New “flexible” work spaces could be under threat from soaring property prices

People hard at work in TechHub, in London's Shoreditch district. Image: Getty.

The traditional notion of the “office” is changing dramatically. And although there are shifts around their actual design, the most dramatic change is cost.

The cost of renting office space in many central business districts around the world is now so high that it has for a long time been out of reach for many small and medium-sized enterprises (SMEs). Knight Frank’s recently released Global Cities 2016 report shows that rents can range from approximately $33.50 (£22.00) per square foot per year in Seoul, to an eye watering $255 (£165) square foot per year in Hong Kong – by far the most expensive city to rent an office in the world.

These figures have all sorts of negative implications for those early to mid-stage businesses that benefit from being physically located in the centre of cities, resulting in them either moving or starting up elsewhere. This is concerning given how important SMEs are to the overall economic health of contemporary cities. 

The onset of the digital revolution began to disrupt the office market in the early 2000s, encouraging the growth of new types of working patterns, new career trajectories, and practices. A year-on-year increase in the number of freelancers, consultants, or those working from project to project, has amplified the demand for work space that is more flexible than the traditional office environment and infrastructure provides.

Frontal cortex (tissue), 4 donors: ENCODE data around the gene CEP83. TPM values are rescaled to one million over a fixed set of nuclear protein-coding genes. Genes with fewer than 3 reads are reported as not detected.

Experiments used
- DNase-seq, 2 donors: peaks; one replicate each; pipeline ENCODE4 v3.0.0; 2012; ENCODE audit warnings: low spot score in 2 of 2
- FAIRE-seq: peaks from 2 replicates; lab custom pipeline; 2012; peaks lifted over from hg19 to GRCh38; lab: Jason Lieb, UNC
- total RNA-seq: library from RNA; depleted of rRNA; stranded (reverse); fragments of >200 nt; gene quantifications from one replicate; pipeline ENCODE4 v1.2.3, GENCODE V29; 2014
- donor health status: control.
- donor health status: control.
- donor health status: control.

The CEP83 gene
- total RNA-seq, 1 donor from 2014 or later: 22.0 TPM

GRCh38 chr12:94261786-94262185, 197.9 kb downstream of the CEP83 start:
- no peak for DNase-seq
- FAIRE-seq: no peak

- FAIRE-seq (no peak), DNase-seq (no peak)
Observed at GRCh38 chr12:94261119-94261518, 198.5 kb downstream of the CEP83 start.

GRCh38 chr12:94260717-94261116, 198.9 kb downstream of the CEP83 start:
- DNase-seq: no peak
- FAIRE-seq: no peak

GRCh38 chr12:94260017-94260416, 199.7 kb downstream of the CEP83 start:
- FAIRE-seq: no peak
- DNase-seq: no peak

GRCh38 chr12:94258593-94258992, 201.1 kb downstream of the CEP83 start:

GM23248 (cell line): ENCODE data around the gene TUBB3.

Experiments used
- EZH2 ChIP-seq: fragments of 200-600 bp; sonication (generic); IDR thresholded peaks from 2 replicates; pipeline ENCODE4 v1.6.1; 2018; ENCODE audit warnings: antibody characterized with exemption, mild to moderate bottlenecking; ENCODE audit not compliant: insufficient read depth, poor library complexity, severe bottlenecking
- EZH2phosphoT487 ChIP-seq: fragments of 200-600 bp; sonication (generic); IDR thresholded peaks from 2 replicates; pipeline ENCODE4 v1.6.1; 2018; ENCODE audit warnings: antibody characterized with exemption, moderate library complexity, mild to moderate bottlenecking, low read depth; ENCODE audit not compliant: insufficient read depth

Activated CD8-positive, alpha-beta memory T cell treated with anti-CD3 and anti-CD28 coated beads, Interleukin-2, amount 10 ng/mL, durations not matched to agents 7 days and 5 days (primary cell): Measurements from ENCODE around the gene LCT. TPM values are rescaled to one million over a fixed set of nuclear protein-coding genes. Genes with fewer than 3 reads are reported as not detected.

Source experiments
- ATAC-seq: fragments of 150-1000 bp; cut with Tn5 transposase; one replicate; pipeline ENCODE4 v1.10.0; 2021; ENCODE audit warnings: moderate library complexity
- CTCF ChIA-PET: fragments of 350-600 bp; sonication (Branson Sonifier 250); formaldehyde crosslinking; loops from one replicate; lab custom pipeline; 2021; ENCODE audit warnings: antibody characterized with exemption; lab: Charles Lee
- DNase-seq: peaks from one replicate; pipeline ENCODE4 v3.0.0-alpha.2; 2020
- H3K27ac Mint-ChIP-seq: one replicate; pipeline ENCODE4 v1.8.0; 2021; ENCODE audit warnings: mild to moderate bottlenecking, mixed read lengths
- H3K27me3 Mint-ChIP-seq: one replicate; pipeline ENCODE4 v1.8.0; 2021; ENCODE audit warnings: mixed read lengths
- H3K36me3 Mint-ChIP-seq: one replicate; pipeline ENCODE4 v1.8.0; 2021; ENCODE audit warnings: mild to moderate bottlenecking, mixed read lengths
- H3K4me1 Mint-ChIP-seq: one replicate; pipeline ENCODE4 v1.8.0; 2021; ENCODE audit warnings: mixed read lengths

This has coincided with the rise of more “creative” career trajectories that also rely on this type of flexibility: artists and designer-makers, but also software developers, graphic designers, and more.

Into the hub

The new type of flexible work spaces they require have been on the rise for some years, and goes by a number of different names: co-working spaces, incubators, flexible work space, open workspace or hubs.

These new work spaces act as hubs for these workers from non-related sectors and firms who come together to share the same environment. To work they must be affordable (especially for early to mid-stage workers, consultants and startups), and close to centres of sector-specific activity (usually city centres or creative quarters). They also need to have flexible rental arrangements, and to provide amenities that keep flexible workers returning: this can be provided through the immediate urban environment (think Shoreditch in London or Wicker Park in Chicago), or through the building itself (as in a café or bar or other type of amenity).